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surprise (someone) greatly; astonish.
"this news has left me totally flabbergasted"
I saw the above example in the Oxford online dictionary.
What is the grammatical form and function of "flabbergasted" in the above?
This news : subject
Has left : verb
Totally (an adverb)
it seems an adjective to me but I am confused between its function as a verb and an adjective
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This news has left me totally flabbergasted.

The Oxford clearly states that it's an adjective in this example. Its function is objective predicative complement of "left" ("me" is direct object).

It's a past participle verb in, for example, "I was flabbergasted by the result"

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  • As an adjective does it describe the subject (we)?

    We were flabbergasted by/at the news that he'd won the game.

    Isn't it passive (to be plus pp) ?

    Thanks Billj!

"Flabbergasted" can't be passive and an adjective. Verbal passives have past participle verbs, not adjectives, as predicator.

Note that "be" can be followed by an adjective, and sometimes an adjective is formed from the past participle of a verb. Such adjectives are sometimes said to form 'adjectival passives', though they are not 'true' passives, but complex-intransitive clauses:

They are getting married at the week-end [adjectival passive]

They are hoping to get married by the bishop. [verbal passive]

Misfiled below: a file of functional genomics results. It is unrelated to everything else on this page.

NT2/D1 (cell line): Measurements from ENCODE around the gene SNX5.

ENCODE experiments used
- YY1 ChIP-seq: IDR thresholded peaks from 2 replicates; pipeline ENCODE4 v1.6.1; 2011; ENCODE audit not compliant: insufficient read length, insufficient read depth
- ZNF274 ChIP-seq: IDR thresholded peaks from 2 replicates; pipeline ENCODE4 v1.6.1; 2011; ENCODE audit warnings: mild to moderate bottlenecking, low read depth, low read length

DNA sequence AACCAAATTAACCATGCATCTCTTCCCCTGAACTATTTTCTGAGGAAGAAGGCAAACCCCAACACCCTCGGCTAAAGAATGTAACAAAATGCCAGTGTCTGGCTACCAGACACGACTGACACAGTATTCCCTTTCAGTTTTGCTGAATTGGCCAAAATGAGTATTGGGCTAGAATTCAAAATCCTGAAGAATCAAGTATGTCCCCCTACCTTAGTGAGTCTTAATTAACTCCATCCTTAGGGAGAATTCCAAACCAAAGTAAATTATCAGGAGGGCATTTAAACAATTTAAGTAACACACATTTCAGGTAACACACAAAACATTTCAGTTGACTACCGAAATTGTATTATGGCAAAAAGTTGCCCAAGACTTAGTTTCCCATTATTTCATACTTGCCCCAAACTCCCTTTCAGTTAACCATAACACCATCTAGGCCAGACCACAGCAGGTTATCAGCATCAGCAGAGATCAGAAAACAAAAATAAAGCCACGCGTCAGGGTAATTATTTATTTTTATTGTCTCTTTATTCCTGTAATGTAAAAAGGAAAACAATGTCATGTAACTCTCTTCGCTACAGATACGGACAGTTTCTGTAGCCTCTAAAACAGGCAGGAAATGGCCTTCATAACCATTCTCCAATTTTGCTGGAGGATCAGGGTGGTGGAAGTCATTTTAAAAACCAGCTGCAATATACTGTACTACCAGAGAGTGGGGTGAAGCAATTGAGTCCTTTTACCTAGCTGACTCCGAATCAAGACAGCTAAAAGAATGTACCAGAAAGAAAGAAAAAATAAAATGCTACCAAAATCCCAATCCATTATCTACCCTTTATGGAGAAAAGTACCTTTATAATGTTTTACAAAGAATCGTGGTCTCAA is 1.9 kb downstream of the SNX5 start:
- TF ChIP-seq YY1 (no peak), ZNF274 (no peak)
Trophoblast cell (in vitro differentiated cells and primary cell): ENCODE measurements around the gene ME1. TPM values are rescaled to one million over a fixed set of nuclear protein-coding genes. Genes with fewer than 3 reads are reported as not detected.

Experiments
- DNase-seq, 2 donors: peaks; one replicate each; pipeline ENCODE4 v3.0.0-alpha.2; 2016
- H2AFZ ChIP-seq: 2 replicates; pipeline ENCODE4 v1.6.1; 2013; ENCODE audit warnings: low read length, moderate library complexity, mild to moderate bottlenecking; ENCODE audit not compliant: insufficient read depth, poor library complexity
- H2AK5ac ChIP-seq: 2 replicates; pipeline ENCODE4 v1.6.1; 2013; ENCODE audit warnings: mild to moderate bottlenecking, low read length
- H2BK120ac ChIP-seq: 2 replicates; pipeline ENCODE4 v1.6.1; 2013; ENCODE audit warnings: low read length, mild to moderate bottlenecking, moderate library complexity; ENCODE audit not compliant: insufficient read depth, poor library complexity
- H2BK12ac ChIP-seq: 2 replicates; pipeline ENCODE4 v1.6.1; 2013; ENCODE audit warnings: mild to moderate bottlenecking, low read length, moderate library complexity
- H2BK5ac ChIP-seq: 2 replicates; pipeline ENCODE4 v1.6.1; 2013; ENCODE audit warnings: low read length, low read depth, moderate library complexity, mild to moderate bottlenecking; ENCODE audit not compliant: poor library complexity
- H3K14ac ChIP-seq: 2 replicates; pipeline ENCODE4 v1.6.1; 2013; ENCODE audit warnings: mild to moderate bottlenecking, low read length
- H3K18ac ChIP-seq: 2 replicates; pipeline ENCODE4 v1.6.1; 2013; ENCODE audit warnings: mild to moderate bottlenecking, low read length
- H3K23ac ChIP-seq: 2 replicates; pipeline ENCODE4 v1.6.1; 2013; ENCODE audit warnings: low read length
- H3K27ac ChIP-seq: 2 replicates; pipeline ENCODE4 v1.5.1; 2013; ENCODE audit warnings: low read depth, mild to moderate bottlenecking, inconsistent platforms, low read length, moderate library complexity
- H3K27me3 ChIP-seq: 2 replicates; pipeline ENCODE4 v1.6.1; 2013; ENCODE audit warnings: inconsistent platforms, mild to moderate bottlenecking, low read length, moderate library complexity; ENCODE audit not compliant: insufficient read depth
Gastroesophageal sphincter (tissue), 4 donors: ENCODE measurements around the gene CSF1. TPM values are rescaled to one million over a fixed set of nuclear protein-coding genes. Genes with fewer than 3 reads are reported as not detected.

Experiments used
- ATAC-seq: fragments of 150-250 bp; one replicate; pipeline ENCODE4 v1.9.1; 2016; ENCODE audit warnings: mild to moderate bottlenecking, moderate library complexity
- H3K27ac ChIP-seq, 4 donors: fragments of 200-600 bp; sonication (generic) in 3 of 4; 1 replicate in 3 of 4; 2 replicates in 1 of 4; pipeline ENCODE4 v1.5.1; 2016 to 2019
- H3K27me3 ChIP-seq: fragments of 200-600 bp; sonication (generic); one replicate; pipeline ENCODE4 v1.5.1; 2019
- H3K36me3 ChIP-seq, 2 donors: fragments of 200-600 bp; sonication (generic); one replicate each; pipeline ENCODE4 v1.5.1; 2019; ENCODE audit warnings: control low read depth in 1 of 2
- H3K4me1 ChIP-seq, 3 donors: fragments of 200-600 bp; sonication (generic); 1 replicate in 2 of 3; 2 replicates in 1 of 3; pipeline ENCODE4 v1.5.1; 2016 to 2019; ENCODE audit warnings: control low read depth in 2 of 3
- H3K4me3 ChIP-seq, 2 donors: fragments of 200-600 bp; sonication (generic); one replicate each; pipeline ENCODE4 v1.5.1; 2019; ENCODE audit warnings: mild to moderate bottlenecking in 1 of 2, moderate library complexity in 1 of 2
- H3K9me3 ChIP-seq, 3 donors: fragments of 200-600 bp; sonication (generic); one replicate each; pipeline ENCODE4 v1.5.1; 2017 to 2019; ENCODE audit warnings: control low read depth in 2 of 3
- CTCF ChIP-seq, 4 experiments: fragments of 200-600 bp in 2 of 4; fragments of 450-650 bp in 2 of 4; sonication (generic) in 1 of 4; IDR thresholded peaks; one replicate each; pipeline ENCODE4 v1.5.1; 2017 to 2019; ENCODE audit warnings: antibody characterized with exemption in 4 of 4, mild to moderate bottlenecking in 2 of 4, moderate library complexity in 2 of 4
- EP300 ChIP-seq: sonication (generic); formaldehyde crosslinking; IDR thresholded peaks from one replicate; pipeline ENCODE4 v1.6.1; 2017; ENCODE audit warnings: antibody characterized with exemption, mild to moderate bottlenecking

Sorry for asking again but is there a clue or test to determine whether the word is an adjective or not?

I know adjectives describe nouns or pronouns and generally answer the question: which one?

I would really appreciate your help!

Thanks Billj

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JigneshbharatiI know adjectives describe nouns or pronouns and generally answer the question: which one?

Adjectives typically denote the properties of persons (fat, thin tall etc.) or objects (hot, big, blue, good etc.).

Jigneshbharati is there a clue or test to determine whether the word is an adjective or not?

There are some tests that can be performed.

1. Many, but not all, gradable adjectives can be modified by very, whereas verbs cannot:

It was very enjoyable, but not *We very enjoyed it.

(Note that "flabbergasted" in your original example is not gradable and hence cannot be modified by very.)

2. Adjectives can occur as complement to complex-intransitive verbs like become, as in It became quite entertaining), but not *She became quite sleeping.

3. Adjectives can occur as complement to complex-transitive verbs like find (I found it quite entertaining), but not *I found her quite sleeping.


Does that help?

Thank you so much!!!!

As per your answer, can we say "She became flabbergasted "?

Complex intransitive verb test

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